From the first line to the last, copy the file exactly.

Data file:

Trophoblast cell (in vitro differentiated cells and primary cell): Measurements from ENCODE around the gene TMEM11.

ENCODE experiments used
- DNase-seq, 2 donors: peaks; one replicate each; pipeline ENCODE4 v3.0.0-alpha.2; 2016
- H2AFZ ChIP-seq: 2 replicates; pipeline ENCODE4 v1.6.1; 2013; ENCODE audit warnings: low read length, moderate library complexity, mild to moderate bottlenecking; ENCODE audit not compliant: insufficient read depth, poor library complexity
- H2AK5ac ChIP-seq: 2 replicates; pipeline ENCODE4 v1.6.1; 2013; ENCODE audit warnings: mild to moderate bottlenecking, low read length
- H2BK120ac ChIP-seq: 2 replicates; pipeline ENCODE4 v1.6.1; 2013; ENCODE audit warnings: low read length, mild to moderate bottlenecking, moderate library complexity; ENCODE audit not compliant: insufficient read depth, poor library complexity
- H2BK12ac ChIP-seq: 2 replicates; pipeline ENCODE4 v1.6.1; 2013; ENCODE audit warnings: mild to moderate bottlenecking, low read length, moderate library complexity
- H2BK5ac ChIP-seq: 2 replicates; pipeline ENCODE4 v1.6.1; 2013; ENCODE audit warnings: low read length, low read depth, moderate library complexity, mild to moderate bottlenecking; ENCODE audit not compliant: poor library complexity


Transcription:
Trophoblast cell (in vitro differentiated cells and primary cell): Measurements from ENCODE around the gene TMEM11.

ENCODE experiments used
- DNase-seq, 2 donors: peaks; one replicate each; pipeline ENCODE4 v3.0.0-alpha.2; 2016
- H2AFZ ChIP-seq: 2 replicates; pipeline ENCODE4 v1.6.1; 2013; ENCODE audit warnings: low read length, moderate library complexity, mild to moderate bottlenecking; ENCODE audit not compliant: insufficient read depth, poor library complexity
- H2AK5ac ChIP-seq: 2 replicates; pipeline ENCODE4 v1.6.1; 2013; ENCODE audit warnings: mild to moderate bottlenecking, low read length
- H2BK120ac ChIP-seq: 2 replicates; pipeline ENCODE4 v1.6.1; 2013; ENCODE audit warnings: low read length, mild to moderate bottlenecking, moderate library complexity; ENCODE audit not compliant: insufficient read depth, poor library complexity
- H2BK12ac ChIP-seq: 2 replicates; pipeline ENCODE4 v1.6.1; 2013; ENCODE audit warnings: mild to moderate bottlenecking, low read length, moderate library complexity
- H2BK5ac ChIP-seq: 2 replicates; pipeline ENCODE4 v1.6.1; 2013; ENCODE audit warnings: low read length, low read depth, moderate library complexity, mild to moderate bottlenecking; ENCODE audit not compliant: poor library complexity